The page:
Infrastructure as a Service (IaaS): The Complete Guide

Infrastructure as a Service (IaaS) has revolutionized the way organizations build and manage their IT infrastructure. By providing on-demand access to computing resources, storage, and networking over the internet, IaaS offers unprecedented flexibility and cost-efficiency. This definitive guide provides an in-depth look at everything you need to know about IaaS.

What is Infrastructure as a Service?

Infrastructure as a Service (IaaS) is a form of cloud computing that delivers fundamental compute, storage, and networking resources to users on-demand, over the internet. With IaaS, businesses can spin up virtualized infrastructure resources as needed without having to build and maintain expensive on-premises hardware.

The key technology enabling IaaS is virtualization. Hypervisors and other software abstract the physical infrastructure in data centers into virtualized pools of resources. These can then be provisioned rapidly using self-service portals and APIs. Customers pay for IaaS on an on-demand basis, allowing optimal flexibility and cost-efficiency.

IaaS differs from other major cloud computing models:

Software as a Service (SaaS) – End applications delivered over the internet

Platform as a Service (PaaS) – Managed development platforms for building cloud apps

With IaaS, underlying infrastructure is delivered as a service. This gives maximum flexibility for deploying workloads as needed.

Components of an IaaS Platform

An IaaS platform consists of virtualized infrastructure resources delivered from large-scale data centers:

Servers and Compute Power – Various configurations of CPUs, memory, networking

Storage Systems – Object storage, block storage, file storage

Networking – Virtual switches, routers, firewalls, load balancers

Data Center Facilities – Physical buildings with power, cooling, and security

Management Software – Tools to provision and monitor resources

These components are owned and managed by the IaaS provider. Users can provision infrastructure on-demand through a self-service portal or APIs.

Benefits of Infrastructure as a Service

IaaS offers compelling advantages for organizations:

Flexibility – Scale resources up and down on-demand to meet needs

Cost Savings – Pay only for what you use instead of overprovisioning

Efficiency – Deploy faster without lengthy hardware procurement cycles

Resiliency – Leverage cloud provider‘s built-in data backup and disaster recovery

Focus – Devote more resources to core business initiatives rather than IT management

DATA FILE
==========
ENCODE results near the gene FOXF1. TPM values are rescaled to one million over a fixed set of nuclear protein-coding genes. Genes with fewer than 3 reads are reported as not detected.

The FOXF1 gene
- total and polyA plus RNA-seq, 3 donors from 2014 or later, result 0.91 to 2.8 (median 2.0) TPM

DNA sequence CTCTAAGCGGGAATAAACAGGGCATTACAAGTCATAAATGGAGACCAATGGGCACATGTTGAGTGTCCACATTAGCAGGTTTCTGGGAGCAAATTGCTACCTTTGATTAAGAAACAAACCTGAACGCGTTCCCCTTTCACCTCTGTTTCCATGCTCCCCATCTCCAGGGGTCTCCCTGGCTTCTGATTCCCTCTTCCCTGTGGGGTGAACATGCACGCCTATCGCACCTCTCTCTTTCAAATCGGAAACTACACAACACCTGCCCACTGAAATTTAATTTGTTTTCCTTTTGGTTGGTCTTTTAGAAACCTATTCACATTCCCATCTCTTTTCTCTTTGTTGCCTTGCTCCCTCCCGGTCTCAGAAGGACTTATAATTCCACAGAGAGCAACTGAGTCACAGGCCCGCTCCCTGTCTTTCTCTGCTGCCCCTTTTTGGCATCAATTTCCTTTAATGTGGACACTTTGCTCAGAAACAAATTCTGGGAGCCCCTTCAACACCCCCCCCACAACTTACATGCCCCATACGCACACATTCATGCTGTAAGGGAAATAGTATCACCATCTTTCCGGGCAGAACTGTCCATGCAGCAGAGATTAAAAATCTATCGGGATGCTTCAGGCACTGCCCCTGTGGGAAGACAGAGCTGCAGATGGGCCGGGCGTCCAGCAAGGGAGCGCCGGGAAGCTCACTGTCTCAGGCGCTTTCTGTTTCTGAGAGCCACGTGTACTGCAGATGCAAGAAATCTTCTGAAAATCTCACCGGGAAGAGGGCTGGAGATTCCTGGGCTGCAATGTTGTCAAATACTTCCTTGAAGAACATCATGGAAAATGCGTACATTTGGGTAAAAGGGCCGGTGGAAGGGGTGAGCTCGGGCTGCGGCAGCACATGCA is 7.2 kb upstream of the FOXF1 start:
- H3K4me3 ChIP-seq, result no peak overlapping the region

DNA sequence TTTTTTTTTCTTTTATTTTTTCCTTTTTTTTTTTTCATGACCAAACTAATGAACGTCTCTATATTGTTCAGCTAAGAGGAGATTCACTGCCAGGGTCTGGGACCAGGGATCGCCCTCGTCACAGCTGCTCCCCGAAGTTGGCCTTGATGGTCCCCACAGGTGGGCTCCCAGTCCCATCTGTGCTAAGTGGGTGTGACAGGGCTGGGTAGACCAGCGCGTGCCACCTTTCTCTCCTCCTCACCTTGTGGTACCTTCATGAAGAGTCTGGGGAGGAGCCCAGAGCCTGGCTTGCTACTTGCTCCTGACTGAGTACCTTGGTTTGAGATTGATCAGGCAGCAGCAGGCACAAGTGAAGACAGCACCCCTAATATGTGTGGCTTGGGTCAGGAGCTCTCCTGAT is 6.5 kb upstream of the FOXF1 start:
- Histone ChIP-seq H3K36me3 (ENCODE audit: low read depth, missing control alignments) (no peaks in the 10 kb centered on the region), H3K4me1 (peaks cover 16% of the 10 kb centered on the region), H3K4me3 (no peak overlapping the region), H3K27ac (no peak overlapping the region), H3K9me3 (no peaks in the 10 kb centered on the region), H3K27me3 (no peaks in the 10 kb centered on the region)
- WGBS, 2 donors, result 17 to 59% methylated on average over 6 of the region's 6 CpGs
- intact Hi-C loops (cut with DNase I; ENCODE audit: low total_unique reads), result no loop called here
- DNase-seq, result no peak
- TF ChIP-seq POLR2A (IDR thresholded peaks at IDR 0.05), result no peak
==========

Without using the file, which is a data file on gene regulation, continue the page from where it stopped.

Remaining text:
Additional benefits include ubiquitous access, high scalability, and being able to leverage cloud providers‘ innovations.

Common Use Cases for IaaS

The on-demand nature of IaaS makes it suitable for a wide variety of workloads:

Test and Development Environments

  • Quickly stand up infrastructure for quality assurance, load testing etc.
  • Tear down when done and avoid high costs of dedicated non-production infrastructure

Web and Mobile Applications

  • Host the application servers, databases, etc. underpinning apps
  • Geo-distribute infrastructure to locate it closer to users

Big Data Analytics

  • Analyze vast datasets using scalable compute and storage
  • Leverage services like machine learning to uncover insights

High Performance Computing

  • Access specialized hardware like GPUs for scientific modeling, simulations
  • Tap into virtually unlimited capacity

Storage and Backup

  • Utilize cloud object storage for cost-optimized long term retention
  • Replicate data to cloud for disaster recovery

And More…

  • Gaming backends, ecommerce stores, streaming services
  • Anything needing flexible, instantly available infrastructure

Top IaaS Providers

Many technology vendors offer IaaS solutions. The top global providers include:

1. Amazon Web Services (AWS)

The most widely-adopted IaaS platform, used by organizations of all sizes across all industries. Capabilities include:

  • EC2 – vast selection of virtual machine types
  • S3 – scalable object storage
  • Other Services – managed databases, analytics, machine learning, etc.

AWS offers the richest capabilities among commercial IaaS providers. It operates the world‘s largest cloud infrastructure.

2. Microsoft Azure

Cloud platform from the Windows and Office giant. Strengths:

  • Tight integration with Windows ecosystem
  • Powerful PaaS capabilities in addition to IaaS